WASHINGTON, D.C., August 15, 2012 — What a difference a vice-presidential nominee makes. Forget all the talk about a lack of enthusiasm for Governor Romney. Republicans are now, dare I say it, fired up and ready to go.
On Saturday, August 10, in Norfolk, Virginia Governor Mitt Romney announced Wisconsin Representative Paul Ryan as his vice-presidential running mate. Within hours, Romney spokeswoman Andrea Saul announced on twitter that the Romney campaign had raised over $2 million.
As Romney made the announcement, he exuded an aura of assurance. For a moment, he wasn’t stiff and awkward. He had a confident swagger.
A native of Janesville, Wisconsin, Ryan, age 42, was elected to the House of Representatives at 28 years of age (1988). In 2011, he became the Chairman of the House Budget Committee.
While his conservative bonafides are not in question, he has voted in favor of legislation that put him at odds with many in his party. For example, he voted for the Troubled Asset Relief Program as well the Auto Bailout. He also voted to raise debt ceiling last year much to the chagrin of many Republicans in his own caucus.
Nevertheless, he has developed a reputation as a budget hawk and a strong advocate for entitlement reform. He is the author of the House Republican budget that, among other things, transforms Medicare into a premium support program for those under the age of 55.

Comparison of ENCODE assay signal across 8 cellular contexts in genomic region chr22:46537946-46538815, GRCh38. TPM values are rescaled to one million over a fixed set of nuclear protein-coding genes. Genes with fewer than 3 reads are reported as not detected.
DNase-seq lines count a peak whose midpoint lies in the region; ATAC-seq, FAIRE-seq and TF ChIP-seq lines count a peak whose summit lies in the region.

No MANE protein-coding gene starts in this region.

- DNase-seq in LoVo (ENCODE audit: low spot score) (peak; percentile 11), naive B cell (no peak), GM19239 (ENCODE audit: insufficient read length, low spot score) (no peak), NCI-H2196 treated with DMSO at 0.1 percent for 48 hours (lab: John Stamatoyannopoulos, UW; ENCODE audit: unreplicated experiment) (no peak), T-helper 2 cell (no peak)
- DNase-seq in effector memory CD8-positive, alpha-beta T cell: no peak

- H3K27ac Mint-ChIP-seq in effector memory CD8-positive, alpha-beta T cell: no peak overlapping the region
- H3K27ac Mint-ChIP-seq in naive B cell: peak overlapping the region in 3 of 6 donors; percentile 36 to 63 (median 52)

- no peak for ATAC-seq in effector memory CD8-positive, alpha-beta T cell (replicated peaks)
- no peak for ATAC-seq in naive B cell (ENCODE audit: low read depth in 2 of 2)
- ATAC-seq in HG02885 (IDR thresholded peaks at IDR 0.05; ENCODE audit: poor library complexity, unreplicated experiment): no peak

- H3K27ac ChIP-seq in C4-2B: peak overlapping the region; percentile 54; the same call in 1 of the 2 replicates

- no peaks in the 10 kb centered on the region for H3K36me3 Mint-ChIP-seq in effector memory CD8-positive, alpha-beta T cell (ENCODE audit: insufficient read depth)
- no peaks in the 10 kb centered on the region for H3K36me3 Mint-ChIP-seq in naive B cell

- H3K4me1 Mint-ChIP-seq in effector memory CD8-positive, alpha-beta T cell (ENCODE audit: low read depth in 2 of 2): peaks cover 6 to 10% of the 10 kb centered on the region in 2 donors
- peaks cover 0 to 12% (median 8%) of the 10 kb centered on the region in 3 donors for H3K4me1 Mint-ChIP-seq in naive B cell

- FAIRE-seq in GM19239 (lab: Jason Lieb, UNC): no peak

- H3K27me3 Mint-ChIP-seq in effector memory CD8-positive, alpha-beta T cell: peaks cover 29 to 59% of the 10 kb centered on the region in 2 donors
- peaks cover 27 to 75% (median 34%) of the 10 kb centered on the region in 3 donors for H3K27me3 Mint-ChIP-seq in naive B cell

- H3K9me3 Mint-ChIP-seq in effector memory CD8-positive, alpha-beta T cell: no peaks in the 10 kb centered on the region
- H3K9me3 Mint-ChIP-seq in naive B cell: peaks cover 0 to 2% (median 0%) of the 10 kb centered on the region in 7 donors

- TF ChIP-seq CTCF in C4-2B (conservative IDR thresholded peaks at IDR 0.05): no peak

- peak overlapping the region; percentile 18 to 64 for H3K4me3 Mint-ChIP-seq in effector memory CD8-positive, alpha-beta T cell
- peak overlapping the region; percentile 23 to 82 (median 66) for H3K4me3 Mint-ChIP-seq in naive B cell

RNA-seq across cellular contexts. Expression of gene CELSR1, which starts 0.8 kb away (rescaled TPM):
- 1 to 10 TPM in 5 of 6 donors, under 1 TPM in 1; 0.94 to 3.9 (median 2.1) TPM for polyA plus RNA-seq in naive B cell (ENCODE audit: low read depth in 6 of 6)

The addition of Ryan to the Romney ticket not only energizes the conservative base but it could also elevate the level of public discourse in the campaign. It puts issues of entitlement reform, and fiscal responsibility at the forefront. That, however, comes with potential risks.
The race that Republicans hope to make a referendum on President Obama’s economic leadership could turn into a referendum on the Ryan budget. At every turn, Romney will have to address the Ryan budget. He can not completely distance himself from the Ryan budget, because that will alienate the right. He can not fully champion it either because it is unpopular.
So, Romney will be forced into an undesirable middle ground where he may come across as being wishy-washy. It will make him look like a follower, not a leader. It will make it seem like Ryan is the one in charge and calling the shots. After all, it is his budget proposal that people are now talking about, not Romney’ economic plan.
Lastly, Ryan’s lack of foreign policy experience is a major weakness. Just like Romney, Paul Ryan also has to pass the Commander-in-Chief threshold. With the unrest in Syria, and the rising tension between Iran and Israel, he has to show that he can be a credible Commander-in-Chief if need be.
While the economy is currently the number one issue of the campaign, a major international crisis could change the dynamic of the race. Romney and Ryan will have to prove that they have credibility on foreign policy.
It is too early to determine Paul Ryan’s impact on the race. Only time will tell. But for now, it suffices to say that he is a risky choice. Maybe even an unnecessary risk.
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